However, with programs that do not take advantage of the true multitasking using the multiple cores, there may not appear to be major differences between the Intel Core i3 and the Intel Core 2 Duo. The real difference, and where Intel Core i3 in particular and the Intel Core i family of processors/motherboard pairs really shine is with programs that are doing that multi-core multitasking stuff. They really leave Intel Core 2 Duo in the dust then.

    Windows 7, 64-bit Linux and Mac OS X on the Intel Core i family chips really are a major step up and they really zip along compared to earlier ones.

    • Speedier, yes; more powerful, not necessarily. That’s the point they’re trying to make in the article. Processors appear to be doing more, but they’re not, really; not on a per core basis. We’re just stacking more cores in there to do more work. Speeds have not dramatically increased, nor has actual raw processing power.

      I suspect that it is a profit/loss thing, sadly. Look how long it’s taken to get to 64 bit computing. Will we ever see 128+ bit computing? Oftimes, an overclocked older single core processor can match, or in some cases, outperform some of these low-end multicores. But hey… like I said, I’m not expert. I just calls ’em as I sees ’em, you know.

      I’d liked to be able to gaze into my crystal ball to see what the next ten years is going to look like technology-wise. While I’m gazing, I ought to grab us next week’s lottery numbers, huh? 😉

  2. comhack says:

    Excellent post Eric!!!

    I enjoyed reading the comments and you both make some very good points. I do not know about AMD but I see a huge difference between my core2duo (2.66ghz) and my i5 (2.88ghz). Then again, there is a huge difference in ram on the machines (16gb vs 4gb) but that is also questionable as well.

    • Recent improvements in hardware (solid state drives, faster RAM access times, etc.) definitely has had the effect of simulating better performance of newer multicores on desktop systems. However, what would happen if we could check that performance on older, slower hardware. Would there be much of a difference between the single and the multis in that situation?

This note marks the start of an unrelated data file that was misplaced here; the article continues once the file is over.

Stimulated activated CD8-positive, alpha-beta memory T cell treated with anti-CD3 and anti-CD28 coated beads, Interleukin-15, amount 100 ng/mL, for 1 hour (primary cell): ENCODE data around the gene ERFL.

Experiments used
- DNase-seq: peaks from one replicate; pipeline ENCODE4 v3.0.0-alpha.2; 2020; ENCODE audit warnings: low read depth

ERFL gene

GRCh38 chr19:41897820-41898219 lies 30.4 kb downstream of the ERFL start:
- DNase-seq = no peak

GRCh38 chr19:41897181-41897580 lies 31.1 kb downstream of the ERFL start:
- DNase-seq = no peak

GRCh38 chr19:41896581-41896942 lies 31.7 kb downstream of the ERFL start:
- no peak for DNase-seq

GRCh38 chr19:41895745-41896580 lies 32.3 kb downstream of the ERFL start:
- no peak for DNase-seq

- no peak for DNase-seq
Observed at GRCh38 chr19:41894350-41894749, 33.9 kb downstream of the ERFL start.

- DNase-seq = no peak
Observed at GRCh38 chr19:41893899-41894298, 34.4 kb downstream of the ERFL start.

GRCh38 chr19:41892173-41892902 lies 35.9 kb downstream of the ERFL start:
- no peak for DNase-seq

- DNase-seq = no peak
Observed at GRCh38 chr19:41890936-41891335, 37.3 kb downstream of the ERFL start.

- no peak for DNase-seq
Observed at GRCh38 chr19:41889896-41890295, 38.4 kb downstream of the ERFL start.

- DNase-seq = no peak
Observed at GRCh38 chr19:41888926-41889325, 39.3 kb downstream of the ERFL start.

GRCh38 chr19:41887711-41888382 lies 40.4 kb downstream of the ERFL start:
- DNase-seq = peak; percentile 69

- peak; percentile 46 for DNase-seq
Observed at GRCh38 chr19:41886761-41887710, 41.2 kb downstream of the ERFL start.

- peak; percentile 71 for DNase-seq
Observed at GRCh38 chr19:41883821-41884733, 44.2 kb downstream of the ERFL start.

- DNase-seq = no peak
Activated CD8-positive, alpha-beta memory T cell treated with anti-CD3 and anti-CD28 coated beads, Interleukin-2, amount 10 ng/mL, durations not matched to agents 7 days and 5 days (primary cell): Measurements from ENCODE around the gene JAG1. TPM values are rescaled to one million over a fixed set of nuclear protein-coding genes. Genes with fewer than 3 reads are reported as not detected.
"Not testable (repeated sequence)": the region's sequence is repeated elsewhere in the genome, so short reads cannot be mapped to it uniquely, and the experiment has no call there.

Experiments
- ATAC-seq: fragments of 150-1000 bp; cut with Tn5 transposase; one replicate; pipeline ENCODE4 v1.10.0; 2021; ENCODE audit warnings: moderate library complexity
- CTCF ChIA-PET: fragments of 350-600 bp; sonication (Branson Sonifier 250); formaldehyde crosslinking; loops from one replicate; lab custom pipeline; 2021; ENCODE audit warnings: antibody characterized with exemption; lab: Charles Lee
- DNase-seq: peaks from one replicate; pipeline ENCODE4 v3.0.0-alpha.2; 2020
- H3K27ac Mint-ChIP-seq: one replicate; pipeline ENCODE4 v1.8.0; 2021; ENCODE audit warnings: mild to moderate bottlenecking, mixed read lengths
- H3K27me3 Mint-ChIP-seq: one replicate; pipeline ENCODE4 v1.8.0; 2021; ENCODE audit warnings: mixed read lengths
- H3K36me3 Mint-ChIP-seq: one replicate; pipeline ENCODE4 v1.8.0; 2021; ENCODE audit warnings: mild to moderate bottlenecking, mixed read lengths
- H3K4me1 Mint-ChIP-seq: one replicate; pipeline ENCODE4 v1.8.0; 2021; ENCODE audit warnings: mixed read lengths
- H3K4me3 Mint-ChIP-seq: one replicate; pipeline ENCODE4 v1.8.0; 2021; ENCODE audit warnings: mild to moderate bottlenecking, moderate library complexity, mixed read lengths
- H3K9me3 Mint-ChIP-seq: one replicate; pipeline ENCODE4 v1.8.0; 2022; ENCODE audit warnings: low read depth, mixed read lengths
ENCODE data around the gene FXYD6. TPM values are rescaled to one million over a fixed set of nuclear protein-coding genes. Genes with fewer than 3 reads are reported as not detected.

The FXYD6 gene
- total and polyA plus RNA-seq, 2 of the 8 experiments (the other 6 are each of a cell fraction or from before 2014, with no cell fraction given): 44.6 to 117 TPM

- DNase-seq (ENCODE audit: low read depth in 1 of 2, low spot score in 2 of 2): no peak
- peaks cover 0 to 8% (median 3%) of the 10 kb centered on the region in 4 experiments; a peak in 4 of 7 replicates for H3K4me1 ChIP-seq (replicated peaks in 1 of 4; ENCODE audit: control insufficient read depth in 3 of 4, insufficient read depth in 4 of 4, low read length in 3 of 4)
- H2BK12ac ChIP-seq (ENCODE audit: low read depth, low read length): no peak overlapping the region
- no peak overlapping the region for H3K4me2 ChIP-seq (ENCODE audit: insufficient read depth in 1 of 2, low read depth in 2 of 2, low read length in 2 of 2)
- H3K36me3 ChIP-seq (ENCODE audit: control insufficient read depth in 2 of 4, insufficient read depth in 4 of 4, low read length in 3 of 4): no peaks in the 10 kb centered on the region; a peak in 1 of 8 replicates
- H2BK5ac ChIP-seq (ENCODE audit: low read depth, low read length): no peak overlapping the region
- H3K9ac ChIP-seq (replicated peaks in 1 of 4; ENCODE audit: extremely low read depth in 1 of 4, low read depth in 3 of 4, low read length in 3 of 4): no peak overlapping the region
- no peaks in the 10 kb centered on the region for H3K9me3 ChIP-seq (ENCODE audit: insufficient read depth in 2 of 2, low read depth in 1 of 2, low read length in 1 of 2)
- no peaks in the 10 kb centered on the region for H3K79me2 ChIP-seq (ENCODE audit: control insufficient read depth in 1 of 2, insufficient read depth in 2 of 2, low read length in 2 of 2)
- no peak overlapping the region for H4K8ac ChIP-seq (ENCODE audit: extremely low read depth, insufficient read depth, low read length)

3. I keep going back to the new tech on the motherboards. Not just faster RAM which we always expect to see as time goes on, but a whole new tech on the motherboard for the Intel Core i3, i5, i7 systems.

    A look at Intel’s new Core i3/i5/i7 processors and how they will affect rugged computing

    “There are, however, some interesting differences: As a first in this class of Intel CPUs, the memory controller and reasonably powerful integrated graphics with HD hardware acceleration and other new capabilities are now part of the processor, which means no more conventional Front Side Bus and “Northbridge” part of the chipset complementing the processor. These integrated graphics can be turned off when they are not needed, and Nvidia (who is probably not that thrilled about this Intel move) has already announced their “Optimus” technology (see what it is) that automatically determines whether to use the integrated graphics and extend battery life, or use an external NVIDIA GPU to boost graphics.”

  4. chekkizhar says:

    Just great man 😉 . Thanks for sharing….